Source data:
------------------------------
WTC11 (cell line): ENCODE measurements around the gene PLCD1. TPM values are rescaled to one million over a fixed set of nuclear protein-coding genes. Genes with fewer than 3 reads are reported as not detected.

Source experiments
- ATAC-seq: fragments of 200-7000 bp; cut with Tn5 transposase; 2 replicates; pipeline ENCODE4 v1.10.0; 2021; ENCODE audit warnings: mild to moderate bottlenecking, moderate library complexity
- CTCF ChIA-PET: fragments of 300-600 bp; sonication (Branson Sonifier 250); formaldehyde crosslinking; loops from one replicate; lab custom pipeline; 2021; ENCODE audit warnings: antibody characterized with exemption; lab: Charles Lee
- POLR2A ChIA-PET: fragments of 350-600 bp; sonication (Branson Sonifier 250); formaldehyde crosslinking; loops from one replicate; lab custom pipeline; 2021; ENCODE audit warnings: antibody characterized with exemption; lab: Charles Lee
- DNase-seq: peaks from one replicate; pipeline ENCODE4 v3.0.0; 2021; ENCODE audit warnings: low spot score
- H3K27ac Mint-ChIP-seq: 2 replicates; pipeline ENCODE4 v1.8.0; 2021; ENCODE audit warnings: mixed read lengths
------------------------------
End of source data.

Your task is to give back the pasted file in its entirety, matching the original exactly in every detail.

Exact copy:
WTC11 (cell line): ENCODE measurements around the gene PLCD1. TPM values are rescaled to one million over a fixed set of nuclear protein-coding genes. Genes with fewer than 3 reads are reported as not detected.

Source experiments
- ATAC-seq: fragments of 200-7000 bp; cut with Tn5 transposase; 2 replicates; pipeline ENCODE4 v1.10.0; 2021; ENCODE audit warnings: mild to moderate bottlenecking, moderate library complexity
- CTCF ChIA-PET: fragments of 300-600 bp; sonication (Branson Sonifier 250); formaldehyde crosslinking; loops from one replicate; lab custom pipeline; 2021; ENCODE audit warnings: antibody characterized with exemption; lab: Charles Lee
- POLR2A ChIA-PET: fragments of 350-600 bp; sonication (Branson Sonifier 250); formaldehyde crosslinking; loops from one replicate; lab custom pipeline; 2021; ENCODE audit warnings: antibody characterized with exemption; lab: Charles Lee
- DNase-seq: peaks from one replicate; pipeline ENCODE4 v3.0.0; 2021; ENCODE audit warnings: low spot score
- H3K27ac Mint-ChIP-seq: 2 replicates; pipeline ENCODE4 v1.8.0; 2021; ENCODE audit warnings: mixed read lengths